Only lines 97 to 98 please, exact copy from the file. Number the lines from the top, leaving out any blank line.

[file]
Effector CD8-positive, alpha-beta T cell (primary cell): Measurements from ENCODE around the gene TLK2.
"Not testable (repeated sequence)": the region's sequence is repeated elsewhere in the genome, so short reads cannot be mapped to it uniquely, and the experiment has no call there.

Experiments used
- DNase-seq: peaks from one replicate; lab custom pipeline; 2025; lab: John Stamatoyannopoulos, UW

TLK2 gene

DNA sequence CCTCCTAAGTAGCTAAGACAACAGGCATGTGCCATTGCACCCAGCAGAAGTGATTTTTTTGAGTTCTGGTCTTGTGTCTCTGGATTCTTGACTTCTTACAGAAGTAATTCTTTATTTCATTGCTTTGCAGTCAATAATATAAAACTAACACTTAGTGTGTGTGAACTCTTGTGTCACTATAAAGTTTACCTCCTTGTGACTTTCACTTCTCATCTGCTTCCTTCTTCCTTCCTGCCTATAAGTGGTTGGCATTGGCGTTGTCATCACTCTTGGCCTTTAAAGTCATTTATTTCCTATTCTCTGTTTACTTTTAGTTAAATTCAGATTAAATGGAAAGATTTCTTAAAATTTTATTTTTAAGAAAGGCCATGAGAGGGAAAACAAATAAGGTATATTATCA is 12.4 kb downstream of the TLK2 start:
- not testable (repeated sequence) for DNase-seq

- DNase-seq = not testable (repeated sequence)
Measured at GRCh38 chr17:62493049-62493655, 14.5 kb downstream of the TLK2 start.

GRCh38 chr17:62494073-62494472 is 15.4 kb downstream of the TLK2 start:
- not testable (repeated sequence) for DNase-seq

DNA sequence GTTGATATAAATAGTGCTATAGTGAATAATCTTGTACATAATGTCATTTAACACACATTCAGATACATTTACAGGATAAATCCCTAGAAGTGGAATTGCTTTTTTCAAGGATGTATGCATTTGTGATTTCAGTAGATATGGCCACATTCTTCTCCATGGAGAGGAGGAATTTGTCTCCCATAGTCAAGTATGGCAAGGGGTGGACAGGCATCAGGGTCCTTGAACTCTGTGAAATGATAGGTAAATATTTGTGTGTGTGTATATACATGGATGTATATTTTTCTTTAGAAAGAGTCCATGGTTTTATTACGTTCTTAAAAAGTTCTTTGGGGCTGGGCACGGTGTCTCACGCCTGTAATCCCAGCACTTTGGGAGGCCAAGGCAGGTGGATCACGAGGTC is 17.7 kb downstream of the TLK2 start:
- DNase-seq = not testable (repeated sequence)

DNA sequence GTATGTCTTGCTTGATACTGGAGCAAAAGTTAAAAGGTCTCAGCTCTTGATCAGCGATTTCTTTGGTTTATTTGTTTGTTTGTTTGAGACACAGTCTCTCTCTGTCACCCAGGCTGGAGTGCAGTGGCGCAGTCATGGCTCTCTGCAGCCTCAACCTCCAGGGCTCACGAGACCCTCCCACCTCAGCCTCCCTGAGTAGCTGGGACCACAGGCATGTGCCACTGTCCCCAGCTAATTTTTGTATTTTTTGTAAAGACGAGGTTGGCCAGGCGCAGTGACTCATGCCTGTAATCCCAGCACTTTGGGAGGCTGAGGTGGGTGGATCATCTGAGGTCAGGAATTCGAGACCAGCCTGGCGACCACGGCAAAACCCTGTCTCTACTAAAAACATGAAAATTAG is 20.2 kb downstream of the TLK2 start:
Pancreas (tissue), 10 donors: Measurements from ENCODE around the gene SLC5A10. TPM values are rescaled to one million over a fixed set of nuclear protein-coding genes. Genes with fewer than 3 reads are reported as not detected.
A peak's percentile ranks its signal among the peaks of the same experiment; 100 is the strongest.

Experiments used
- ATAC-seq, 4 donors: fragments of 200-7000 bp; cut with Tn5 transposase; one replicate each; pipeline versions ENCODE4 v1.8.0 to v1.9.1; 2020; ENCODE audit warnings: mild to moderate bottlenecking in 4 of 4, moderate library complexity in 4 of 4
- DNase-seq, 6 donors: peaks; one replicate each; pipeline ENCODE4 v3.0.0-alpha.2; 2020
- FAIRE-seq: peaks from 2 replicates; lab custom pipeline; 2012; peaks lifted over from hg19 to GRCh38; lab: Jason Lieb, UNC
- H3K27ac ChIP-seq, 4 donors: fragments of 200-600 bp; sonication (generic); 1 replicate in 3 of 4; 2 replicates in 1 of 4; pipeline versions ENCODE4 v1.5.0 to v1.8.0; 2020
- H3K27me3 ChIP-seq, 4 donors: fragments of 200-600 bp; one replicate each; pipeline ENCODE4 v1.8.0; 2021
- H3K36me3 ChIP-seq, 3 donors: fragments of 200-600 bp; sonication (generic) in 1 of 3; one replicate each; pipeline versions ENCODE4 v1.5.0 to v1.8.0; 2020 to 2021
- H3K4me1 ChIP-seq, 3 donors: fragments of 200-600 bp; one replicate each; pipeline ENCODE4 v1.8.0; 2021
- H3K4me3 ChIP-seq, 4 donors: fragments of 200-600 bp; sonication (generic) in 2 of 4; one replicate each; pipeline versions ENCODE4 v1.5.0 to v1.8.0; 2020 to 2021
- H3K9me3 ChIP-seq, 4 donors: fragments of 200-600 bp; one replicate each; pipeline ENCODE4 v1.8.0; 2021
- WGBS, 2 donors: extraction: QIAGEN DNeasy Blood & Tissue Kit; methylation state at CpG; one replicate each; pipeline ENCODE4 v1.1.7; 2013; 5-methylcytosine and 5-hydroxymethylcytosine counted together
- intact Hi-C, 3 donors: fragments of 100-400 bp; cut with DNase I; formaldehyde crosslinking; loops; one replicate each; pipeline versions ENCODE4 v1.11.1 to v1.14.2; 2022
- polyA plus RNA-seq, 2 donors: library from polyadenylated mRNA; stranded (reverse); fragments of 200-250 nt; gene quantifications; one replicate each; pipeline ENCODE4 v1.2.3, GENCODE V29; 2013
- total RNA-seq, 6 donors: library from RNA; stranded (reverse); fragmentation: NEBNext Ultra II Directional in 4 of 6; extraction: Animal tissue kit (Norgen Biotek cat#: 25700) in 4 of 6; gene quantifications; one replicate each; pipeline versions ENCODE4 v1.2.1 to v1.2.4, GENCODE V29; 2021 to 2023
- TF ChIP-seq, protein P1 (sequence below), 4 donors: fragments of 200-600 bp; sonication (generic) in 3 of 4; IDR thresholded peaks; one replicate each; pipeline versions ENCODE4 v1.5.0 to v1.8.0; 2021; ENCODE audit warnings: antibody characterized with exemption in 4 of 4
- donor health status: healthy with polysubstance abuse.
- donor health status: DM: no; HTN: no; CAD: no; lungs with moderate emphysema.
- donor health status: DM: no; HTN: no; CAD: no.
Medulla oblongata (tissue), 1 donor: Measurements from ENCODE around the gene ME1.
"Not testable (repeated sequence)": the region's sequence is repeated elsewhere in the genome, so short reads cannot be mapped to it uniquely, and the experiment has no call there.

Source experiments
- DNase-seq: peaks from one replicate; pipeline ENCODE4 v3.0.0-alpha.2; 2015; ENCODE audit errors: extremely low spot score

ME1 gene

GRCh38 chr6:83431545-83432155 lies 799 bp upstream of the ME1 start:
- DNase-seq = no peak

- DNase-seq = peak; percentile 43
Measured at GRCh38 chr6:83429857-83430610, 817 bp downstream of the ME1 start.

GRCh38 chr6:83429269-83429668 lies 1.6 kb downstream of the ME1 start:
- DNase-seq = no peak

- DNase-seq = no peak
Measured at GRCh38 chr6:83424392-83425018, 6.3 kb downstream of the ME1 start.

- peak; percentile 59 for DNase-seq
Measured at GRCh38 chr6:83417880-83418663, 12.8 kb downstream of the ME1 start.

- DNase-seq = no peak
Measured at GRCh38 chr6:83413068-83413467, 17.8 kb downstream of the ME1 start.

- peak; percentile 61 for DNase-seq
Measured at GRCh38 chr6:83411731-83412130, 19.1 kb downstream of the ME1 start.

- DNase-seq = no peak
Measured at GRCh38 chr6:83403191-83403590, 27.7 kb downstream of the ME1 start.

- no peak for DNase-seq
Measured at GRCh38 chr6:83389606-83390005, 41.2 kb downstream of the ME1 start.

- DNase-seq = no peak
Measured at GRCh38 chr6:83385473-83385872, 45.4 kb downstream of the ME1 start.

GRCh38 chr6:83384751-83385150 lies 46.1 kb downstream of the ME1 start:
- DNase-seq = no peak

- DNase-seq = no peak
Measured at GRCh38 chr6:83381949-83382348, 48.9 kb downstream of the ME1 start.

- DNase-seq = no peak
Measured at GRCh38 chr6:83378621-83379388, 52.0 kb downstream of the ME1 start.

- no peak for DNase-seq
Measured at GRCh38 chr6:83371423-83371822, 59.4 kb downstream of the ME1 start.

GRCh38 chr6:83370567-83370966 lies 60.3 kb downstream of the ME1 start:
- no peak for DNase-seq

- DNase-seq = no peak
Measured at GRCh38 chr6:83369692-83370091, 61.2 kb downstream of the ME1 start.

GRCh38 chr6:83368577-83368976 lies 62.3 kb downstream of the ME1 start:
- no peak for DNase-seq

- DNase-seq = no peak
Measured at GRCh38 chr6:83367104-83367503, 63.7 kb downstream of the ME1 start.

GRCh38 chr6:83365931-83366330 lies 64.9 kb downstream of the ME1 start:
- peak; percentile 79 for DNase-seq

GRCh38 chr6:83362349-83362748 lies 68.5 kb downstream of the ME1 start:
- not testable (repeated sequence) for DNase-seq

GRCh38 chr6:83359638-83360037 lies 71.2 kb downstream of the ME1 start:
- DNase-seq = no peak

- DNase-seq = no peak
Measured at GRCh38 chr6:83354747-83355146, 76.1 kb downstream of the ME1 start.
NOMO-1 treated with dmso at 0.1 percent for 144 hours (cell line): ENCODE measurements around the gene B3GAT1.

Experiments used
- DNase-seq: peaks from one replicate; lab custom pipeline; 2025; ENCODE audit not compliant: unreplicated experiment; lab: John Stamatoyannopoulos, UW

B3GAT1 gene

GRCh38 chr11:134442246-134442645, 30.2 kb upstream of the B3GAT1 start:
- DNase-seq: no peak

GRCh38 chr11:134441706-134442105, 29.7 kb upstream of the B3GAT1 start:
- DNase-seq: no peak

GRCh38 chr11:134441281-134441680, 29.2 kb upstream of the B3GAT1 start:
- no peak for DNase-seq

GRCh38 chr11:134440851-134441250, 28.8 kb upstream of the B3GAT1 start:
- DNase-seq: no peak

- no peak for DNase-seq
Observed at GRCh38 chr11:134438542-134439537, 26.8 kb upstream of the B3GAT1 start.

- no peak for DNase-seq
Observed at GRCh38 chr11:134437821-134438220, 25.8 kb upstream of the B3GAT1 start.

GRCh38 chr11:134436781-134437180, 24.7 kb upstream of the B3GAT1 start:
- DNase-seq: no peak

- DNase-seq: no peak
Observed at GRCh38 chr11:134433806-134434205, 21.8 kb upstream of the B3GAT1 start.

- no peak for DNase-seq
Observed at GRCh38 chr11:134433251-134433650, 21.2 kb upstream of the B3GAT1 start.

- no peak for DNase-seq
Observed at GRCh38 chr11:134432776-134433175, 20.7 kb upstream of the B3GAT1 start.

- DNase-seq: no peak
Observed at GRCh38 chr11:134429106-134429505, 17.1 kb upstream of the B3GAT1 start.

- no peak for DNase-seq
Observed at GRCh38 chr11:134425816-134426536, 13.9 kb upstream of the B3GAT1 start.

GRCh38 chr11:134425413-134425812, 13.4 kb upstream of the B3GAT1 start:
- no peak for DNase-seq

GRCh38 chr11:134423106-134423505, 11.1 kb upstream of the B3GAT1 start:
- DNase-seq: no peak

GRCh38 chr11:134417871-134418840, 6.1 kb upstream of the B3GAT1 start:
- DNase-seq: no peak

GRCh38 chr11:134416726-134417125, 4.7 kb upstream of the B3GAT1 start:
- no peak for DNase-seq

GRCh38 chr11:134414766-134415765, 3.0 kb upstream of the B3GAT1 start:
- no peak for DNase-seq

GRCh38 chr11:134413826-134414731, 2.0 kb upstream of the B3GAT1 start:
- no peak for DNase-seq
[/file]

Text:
Observed at GRCh38 chr11:134438542-134439537, 26.8 kb upstream of the B3GAT1 start.

- no peak for DNase-seq